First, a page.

But I didn’t. I let Cami talk Bri into continuing up the hill even though my gut instinct told me that Bri really wasn’t enjoying herself. Bri didn’t complain, didn’t cry, didn’t show in any way that she was angry, upset, hurt, or scared, but still there was something in that simple three-letter word that told me she was ready to go back.

Bri and Cami have known each other for a very, very long time (much longer than Carol and I have been friends with them), so I guess I didn’t feel it was my place to keep Cami from talking Bri into riding that last 800 feet to the turn-around point. Even though nothing bad happened in that last 800 feet, my 20/20 hindsight tells me that in this particular instance, I should have interfered.

Luckily, the rest of our ride went well, but Bri’s question of “Why?” kept weighing on my mind. Motorcycling is supposed to be fun, and if a rider isn’t having fun, that rider is going to be more prone to making mistakes that either scare or hurt her. And once a rider gets scared or hurt, who knows how long it will be before she reaches the same emotional level she was at before getting scared or hurt. Sure, Cami was using the old “Get back on the horse that threw you‚” philosophy, but I don’t think that works for everyone all the time.

And I don’t know if it’s different for men, but getting back into riding after I crashed was not a carefree event. It took me a while to get comfortable and to the point where I could concentrate on the ride and not let my fears control me. Some riders who have crashed never get back to that point while others seem to immediately get back into riding. It all depends on the person and only that person knows how she or he feels.

What I am certain of is the next time I ride with someone who gives me the slightest inkling that she or he is not having fun I will stop the ride and go home. Sometimes a rider can push through those feelings and end up having the time of her life, but sometimes she can’t. While it is difficult to discern what someone is really thinking, there are times when it is best to just stop and try the ride another day. If you do it the right way—stopping the ride without making the person feel guilty for not continuing—that other rider will probably thank you. And one of these days, that other rider may be you.

Journalist Amy Holland (left) with WRN editor Genevieve Schmitt,  two of the women on the Dirty Dozen dualsport ride.
Journalist Amy Holland (left) with WRN editor Genevieve Schmitt, two of the women on the Dirty Dozen dualsport ride.


About the Author
Amy Holland has been riding motorcycles since 1981. She is the founder and editor of Friction Zone magazine, a regional publication serving the west. She live in southern California.


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Reader Comments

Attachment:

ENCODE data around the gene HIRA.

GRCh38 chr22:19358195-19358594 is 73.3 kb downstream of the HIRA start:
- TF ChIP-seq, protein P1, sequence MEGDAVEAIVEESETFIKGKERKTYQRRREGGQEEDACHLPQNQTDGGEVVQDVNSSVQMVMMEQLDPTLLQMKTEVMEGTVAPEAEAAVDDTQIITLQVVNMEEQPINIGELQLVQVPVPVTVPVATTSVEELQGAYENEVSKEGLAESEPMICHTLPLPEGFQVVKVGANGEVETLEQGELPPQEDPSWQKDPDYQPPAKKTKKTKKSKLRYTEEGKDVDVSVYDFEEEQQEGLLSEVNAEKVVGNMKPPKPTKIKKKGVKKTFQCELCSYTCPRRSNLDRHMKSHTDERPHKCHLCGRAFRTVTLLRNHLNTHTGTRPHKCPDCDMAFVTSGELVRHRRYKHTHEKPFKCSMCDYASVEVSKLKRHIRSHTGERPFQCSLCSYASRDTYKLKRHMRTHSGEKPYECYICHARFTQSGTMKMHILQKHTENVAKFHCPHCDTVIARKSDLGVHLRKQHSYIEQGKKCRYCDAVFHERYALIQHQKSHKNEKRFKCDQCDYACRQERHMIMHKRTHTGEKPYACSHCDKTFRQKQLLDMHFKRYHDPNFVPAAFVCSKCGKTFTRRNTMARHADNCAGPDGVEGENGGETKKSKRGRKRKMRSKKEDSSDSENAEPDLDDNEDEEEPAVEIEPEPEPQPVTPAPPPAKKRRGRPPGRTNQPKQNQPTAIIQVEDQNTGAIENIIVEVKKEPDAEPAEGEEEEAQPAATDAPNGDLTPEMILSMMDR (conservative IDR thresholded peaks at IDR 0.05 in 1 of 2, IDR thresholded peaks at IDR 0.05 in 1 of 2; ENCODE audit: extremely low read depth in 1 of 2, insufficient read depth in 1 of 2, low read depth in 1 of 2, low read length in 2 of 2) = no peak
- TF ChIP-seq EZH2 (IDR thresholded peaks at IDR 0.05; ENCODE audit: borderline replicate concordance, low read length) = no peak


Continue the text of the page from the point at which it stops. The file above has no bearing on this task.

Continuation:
A great article, thanks. So true to be true to yourself and trust your gut. If you aren't fully focused, it certainly isn't fun, and can be life-threatening. I remember well the times I should have stopped a ride, or not even started. I was very tired, upset, or just not able to turn my worries off. Fortunately, those times are few. Motorcycling for me has been the one strong force in my hassled days that has been the best "medicine." Thanks to my husband who encouraged me to move from passenger to rider, that "medicine" really works!

Joyce Liana
Troutville, VA
Saturday, February 12, 2011
What a great article! I really prefer to ride solo. It's almost spiritual. My husband, who is very supportive, is eager to ride with me. When he does, he provides very constructive feedback on my skills and things I should do differently. So, I ride with him often enough for the skill improvement and bonding. However, my true passion is solo.

Thanks for reminding us to be true to ourselves.

Cindy W.
Chesterfield, MO
Tuesday, February 01, 2011
I too enjoy riding by myself. In groups you really have to pay so much attention to what the other riders are doing. I recently rode to Destin, Florida, by myself. I have to say that riding there was more enjoyable than riding back with the group. I do enjoy riding with my husband and my girlfriend, but more than four of us riding gets me undone.

Beckie Smith
Pass Christian, MS
Saturday, November 06, 2010
This was a great article. I re-learned to ride through a super class here in Maine called Motorcycles in Motion. I own a Harley-Davidson Sportster 883. My husband rides but we share one bike, for now. We recently visited an old friend about an hour away and we all rode together. Me on the Harley, friend on BMW, and husband on my friends extra BMW. It was a gorgeous day on the coast of Maine. We rode with my friend (more experienced rider) leading. He was a fantastic leader, always looking for us slower pokes, no judgment. We enjoyed ourselves so much more with his patient guidance. I did drop the bike at standing. It just got away from me and fell over! All the guys around just came over and put it back up. I did pull my hamstring trying to keep it up. Too darn heavy. Learned the weight and balance lesson. Thanks to more experienced riders who respect a persons limits and abilities. Kudos!

Tracy
Harpswell, ME
Tuesday, November 02, 2010